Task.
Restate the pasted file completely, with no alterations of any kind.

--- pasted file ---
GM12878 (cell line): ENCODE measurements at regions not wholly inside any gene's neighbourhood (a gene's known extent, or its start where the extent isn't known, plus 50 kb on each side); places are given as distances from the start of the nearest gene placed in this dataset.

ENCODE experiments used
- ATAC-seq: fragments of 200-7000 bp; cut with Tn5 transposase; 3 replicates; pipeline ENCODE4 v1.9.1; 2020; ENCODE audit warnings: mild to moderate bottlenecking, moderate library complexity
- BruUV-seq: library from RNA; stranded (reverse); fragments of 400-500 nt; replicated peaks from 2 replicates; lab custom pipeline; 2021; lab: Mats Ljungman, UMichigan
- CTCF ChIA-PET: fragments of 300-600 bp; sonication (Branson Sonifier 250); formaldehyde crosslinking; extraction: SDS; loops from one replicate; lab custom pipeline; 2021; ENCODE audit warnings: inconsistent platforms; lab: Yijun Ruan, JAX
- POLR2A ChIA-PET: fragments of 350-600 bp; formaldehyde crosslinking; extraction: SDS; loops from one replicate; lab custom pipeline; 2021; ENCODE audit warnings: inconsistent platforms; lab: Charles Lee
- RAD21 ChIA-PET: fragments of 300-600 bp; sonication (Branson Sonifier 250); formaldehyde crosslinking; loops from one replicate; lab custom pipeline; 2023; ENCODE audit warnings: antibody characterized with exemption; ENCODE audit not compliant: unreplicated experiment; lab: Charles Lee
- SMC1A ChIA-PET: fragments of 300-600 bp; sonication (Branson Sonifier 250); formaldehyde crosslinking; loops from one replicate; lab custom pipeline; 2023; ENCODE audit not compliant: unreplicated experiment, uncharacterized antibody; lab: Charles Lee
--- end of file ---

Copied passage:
GM12878 (cell line): ENCODE measurements at regions not wholly inside any gene's neighbourhood (a gene's known extent, or its start where the extent isn't known, plus 50 kb on each side); places are given as distances from the start of the nearest gene placed in this dataset.

ENCODE experiments used
- ATAC-seq: fragments of 200-7000 bp; cut with Tn5 transposase; 3 replicates; pipeline ENCODE4 v1.9.1; 2020; ENCODE audit warnings: mild to moderate bottlenecking, moderate library complexity
- BruUV-seq: library from RNA; stranded (reverse); fragments of 400-500 nt; replicated peaks from 2 replicates; lab custom pipeline; 2021; lab: Mats Ljungman, UMichigan
- CTCF ChIA-PET: fragments of 300-600 bp; sonication (Branson Sonifier 250); formaldehyde crosslinking; extraction: SDS; loops from one replicate; lab custom pipeline; 2021; ENCODE audit warnings: inconsistent platforms; lab: Yijun Ruan, JAX
- POLR2A ChIA-PET: fragments of 350-600 bp; formaldehyde crosslinking; extraction: SDS; loops from one replicate; lab custom pipeline; 2021; ENCODE audit warnings: inconsistent platforms; lab: Charles Lee
- RAD21 ChIA-PET: fragments of 300-600 bp; sonication (Branson Sonifier 250); formaldehyde crosslinking; loops from one replicate; lab custom pipeline; 2023; ENCODE audit warnings: antibody characterized with exemption; ENCODE audit not compliant: unreplicated experiment; lab: Charles Lee
- SMC1A ChIA-PET: fragments of 300-600 bp; sonication (Branson Sonifier 250); formaldehyde crosslinking; loops from one replicate; lab custom pipeline; 2023; ENCODE audit not compliant: unreplicated experiment, uncharacterized antibody; lab: Charles Lee